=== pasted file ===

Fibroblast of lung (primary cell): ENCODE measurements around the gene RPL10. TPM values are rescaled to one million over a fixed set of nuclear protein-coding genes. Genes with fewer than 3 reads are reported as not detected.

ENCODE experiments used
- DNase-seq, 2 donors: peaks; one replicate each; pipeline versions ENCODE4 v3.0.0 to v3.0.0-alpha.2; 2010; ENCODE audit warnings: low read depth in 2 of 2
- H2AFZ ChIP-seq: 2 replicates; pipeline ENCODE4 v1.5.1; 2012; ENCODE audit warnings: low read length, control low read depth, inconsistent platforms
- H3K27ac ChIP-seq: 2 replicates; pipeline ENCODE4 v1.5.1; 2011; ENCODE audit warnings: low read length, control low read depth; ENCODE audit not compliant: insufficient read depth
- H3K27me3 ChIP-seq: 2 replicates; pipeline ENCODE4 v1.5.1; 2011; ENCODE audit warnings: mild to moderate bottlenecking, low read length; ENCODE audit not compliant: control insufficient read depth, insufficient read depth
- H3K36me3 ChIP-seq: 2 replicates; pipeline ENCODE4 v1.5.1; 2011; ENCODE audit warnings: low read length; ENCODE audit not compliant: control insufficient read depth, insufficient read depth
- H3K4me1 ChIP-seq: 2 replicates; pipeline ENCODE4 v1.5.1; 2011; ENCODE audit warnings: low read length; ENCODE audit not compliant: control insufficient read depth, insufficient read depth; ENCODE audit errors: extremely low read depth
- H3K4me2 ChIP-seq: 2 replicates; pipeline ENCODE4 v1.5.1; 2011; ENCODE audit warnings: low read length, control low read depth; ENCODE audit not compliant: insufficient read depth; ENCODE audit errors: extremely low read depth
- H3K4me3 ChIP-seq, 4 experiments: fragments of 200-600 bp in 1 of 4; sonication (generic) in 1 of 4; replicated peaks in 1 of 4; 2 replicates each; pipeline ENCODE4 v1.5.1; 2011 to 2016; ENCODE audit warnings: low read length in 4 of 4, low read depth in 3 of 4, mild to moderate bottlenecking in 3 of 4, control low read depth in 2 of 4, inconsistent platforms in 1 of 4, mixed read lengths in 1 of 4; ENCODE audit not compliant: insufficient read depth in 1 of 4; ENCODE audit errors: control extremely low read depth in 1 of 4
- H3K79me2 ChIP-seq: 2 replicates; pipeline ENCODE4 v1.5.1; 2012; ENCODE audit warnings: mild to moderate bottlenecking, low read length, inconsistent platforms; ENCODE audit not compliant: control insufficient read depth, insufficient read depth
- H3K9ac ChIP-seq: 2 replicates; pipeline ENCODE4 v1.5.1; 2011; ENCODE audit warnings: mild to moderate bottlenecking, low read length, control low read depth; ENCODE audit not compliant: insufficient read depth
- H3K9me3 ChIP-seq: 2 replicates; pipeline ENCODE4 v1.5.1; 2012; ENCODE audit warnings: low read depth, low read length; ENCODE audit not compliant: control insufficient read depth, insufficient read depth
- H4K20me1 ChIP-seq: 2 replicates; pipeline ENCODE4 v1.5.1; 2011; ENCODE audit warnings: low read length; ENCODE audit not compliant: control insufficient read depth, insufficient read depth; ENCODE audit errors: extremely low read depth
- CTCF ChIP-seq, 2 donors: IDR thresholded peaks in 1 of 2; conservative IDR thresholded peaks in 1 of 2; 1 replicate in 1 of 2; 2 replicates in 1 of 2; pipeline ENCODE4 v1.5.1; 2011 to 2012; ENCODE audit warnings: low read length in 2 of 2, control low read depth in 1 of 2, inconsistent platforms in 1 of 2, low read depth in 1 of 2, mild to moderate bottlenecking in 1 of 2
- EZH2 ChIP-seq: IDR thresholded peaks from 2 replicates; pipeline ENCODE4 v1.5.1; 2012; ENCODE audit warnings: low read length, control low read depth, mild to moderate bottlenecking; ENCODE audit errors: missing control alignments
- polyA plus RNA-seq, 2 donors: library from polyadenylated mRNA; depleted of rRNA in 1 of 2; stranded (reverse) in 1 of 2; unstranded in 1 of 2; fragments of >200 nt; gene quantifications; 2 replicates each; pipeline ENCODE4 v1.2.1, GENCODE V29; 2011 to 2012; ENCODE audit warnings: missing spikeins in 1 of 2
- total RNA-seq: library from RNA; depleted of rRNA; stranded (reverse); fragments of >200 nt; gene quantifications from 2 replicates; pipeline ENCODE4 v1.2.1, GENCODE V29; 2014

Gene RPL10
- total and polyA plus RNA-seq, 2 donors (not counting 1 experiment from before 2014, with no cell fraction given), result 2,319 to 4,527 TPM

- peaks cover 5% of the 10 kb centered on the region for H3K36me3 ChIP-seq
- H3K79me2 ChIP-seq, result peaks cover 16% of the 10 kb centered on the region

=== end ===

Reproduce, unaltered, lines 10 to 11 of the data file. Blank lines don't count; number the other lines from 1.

- H3K4me3 ChIP-seq, 4 experiments: fragments of 200-600 bp in 1 of 4; sonication (generic) in 1 of 4; replicated peaks in 1 of 4; 2 replicates each; pipeline ENCODE4 v1.5.1; 2011 to 2016; ENCODE audit warnings: low read length in 4 of 4, low read depth in 3 of 4, mild to moderate bottlenecking in 3 of 4, control low read depth in 2 of 4, inconsistent platforms in 1 of 4, mixed read lengths in 1 of 4; ENCODE audit not compliant: insufficient read depth in 1 of 4; ENCODE audit errors: control extremely low read depth in 1 of 4
- H3K79me2 ChIP-seq: 2 replicates; pipeline ENCODE4 v1.5.1; 2012; ENCODE audit warnings: mild to moderate bottlenecking, low read length, inconsistent platforms; ENCODE audit not compliant: control insufficient read depth, insufficient read depth